State investigators are working to recover text messages that utility regulator Bob Stump sent and received right before last year’s Republican primary, Capitol Media Services has learned.
Ryan Anderson, spokesman for the Attorney General’s Office, said Wednesday that multiple forensic examinations of the phone turned up “thousands of texts.” Potentially more significant, he said the equipment being used has the capability of recovering texts that Stump sent and received even before he had this particular phone.
That could prove crucial to answering questions about what information Stump was exchanging both with the candidates who he was supporting as well as outside “dark money” groups that were trying to influence the race but could not legally coordinate with the candidates themselves.
Public records already show a pattern of text exchanges. What the examination of the phone should reveal is their content — and whether any laws were broken.
The disclosure comes at a solar-backed group filed suit Wednesday to get its own hands on Stump’s phone.
Dan Barr, representing the Checks and Balances Project, has been trying to get the texts since March. And when questions were raised about whether they were available, Barr sought the actual phone, saying he had experts who could retrieve long-deleted messages.
In July, Jodi Jerich, executive director of the Arizona Corporation Commission, turned the phone over to the Attorney General’s Office.
“They’ve had it long enough,” Barr said Wednesday.
“Either they have extracted the information from the phone and it can be provided to us, or they haven’t,” he said. And Barr said if the state’s own investigators can’t recover the deleted messages “we have somebody who can do a better job.”
That, however, may not be necessary if the state investigation turns up the older messages.
At issue are texts in the months leading up to the 2014 primary.
When Barr first requested the texts, David Cantelme, an attorney for the commission, said they were not available because the iPhone 3 Stump was using “no longer exists.” Cantelme said Stump disposed of his state-issued phone to get a new iPhone 5, also from the state.
That’s the phone Jerich took from Stump and eventually gave to the Attorney General’s Office.
What makes that significant is that the iPhone 5 can have texts that predated Stump’s acquisition of it, with data exchanged between each phone Stump used and either a computer or “cloud” storage. More to the point, those messages could cover the months ahead of the primary, meaning the public may finally get a chance to see what the utility regulator was so busy texting about — and whether they related to the election.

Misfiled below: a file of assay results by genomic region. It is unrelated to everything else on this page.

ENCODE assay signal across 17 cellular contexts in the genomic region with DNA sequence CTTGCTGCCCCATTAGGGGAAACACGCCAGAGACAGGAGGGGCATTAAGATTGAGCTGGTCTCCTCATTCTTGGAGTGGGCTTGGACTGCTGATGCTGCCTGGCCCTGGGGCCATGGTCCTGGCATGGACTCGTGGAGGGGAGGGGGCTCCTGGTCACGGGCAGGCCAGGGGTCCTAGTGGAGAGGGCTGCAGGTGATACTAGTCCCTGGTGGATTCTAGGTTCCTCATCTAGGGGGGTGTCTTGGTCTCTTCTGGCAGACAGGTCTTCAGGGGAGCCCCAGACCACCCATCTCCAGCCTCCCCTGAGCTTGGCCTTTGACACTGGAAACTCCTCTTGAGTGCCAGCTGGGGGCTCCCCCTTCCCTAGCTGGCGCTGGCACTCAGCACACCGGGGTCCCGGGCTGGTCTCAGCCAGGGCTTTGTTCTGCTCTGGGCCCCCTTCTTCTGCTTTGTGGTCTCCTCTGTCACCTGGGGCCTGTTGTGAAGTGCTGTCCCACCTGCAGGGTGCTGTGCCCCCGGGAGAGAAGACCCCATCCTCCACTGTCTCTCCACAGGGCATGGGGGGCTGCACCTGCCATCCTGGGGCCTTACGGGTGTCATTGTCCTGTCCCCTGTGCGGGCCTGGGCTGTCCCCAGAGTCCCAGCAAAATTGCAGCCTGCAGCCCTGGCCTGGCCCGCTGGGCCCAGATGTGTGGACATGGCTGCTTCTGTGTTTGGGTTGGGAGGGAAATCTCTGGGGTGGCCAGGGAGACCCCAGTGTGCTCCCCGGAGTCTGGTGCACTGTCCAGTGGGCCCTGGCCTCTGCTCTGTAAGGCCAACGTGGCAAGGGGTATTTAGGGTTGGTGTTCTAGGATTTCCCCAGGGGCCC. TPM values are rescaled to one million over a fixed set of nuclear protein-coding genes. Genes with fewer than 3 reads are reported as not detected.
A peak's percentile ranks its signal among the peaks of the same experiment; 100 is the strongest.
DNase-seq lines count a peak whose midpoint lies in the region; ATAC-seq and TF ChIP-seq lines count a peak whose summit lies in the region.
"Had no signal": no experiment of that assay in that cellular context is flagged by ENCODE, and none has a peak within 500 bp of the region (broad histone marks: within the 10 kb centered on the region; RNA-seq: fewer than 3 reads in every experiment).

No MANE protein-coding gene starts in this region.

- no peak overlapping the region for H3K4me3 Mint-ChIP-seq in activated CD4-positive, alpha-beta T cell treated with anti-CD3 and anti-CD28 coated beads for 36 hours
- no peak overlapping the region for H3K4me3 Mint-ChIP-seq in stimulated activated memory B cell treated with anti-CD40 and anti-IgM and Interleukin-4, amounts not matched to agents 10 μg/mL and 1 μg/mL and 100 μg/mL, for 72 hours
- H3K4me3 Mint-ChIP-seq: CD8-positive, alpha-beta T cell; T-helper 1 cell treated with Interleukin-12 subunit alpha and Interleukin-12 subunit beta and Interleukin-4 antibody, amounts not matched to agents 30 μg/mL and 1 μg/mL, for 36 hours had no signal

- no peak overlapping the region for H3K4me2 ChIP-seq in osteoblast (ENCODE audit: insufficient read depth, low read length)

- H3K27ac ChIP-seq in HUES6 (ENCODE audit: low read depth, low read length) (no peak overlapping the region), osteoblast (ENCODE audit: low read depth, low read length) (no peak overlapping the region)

What is already known is that Stump exchanged 100 texts with Scot Mussi of the Arizona Free Enterprise Club, including 46 in a one-month period prior to the primary. This is significant because Stump was backing the Tom Forese and Doug Little in the race. And the Free Enterprise Club spent more than $300,000 last year to get the pair nominated over GOP foes who ran on a platform of promoting more solar energy.
Arizona law allows outside groups to help elect candidates. And because the Free Enterprise Club is incorporated as a “social welfare” organization, it need not disclose its donors.
But Arizona law does say that any effort to influence an election has to be done independent of any candidate.
The log of texts, kept by Verizon, also showed 160 messages exchanged with the phone registered to Little and his wife, and another 18 with Forese.
Separately, there were 54 with Barbara Lockwood, an executive at Arizona Public Service.
There is no record of direct spending by APS or Pinnacle West Capital Corp., its parent company, on the 2014 race. But APS has not denied that it spent money through others to influence the outcome of last year’s races for who sits on the board that regulates all investor-owned utilities.
Stump, in response to Wednesday’s lawsuit, called it “another tiresome political attack by a D.C.-based dark money group” funded by solar manufacturers and installers.
Scott Peterson, the group’s executive director, said he has never hidden the fact that it gets money from the “renewable energy” industry.
But he said that does not undermine the effort to determine if Stump acted improperly in pushing some candidates. And he took a swat at Stump for complaining about the effort to recover the texts.
“Commissioner Stump seems to be channeling Hillary’s excuses about the public business on electronic communications,” Peterson said, referring to issues with Clinton’s emails.